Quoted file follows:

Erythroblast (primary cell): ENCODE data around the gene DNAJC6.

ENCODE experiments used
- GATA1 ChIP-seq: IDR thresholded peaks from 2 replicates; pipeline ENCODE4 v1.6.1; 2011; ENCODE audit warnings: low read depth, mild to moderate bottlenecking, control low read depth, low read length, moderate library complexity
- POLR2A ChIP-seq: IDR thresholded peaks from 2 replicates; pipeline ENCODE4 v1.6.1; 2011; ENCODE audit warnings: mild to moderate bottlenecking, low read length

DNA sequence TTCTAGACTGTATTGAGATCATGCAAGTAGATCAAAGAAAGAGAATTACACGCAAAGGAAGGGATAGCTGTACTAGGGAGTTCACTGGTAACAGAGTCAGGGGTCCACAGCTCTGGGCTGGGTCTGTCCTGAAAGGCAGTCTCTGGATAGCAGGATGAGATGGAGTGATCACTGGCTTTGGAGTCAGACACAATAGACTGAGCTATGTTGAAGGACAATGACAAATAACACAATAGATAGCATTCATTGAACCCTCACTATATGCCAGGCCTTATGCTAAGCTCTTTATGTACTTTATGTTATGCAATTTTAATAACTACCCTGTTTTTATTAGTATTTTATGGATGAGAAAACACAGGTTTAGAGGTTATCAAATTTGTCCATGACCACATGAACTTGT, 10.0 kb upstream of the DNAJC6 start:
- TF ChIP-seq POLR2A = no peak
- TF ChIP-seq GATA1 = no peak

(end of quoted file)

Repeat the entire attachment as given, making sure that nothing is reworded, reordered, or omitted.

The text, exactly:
Erythroblast (primary cell): ENCODE data around the gene DNAJC6.

ENCODE experiments used
- GATA1 ChIP-seq: IDR thresholded peaks from 2 replicates; pipeline ENCODE4 v1.6.1; 2011; ENCODE audit warnings: low read depth, mild to moderate bottlenecking, control low read depth, low read length, moderate library complexity
- POLR2A ChIP-seq: IDR thresholded peaks from 2 replicates; pipeline ENCODE4 v1.6.1; 2011; ENCODE audit warnings: mild to moderate bottlenecking, low read length

DNA sequence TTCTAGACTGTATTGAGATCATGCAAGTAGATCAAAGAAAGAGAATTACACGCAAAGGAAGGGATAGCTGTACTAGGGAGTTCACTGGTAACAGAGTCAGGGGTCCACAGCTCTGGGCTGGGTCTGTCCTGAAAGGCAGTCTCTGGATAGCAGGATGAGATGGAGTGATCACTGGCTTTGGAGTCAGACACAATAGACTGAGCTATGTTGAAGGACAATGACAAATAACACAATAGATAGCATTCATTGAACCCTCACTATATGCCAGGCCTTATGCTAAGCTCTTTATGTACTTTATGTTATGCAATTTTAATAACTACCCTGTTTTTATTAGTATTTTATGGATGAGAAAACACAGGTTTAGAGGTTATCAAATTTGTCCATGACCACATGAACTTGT, 10.0 kb upstream of the DNAJC6 start:
- TF ChIP-seq POLR2A = no peak
- TF ChIP-seq GATA1 = no peak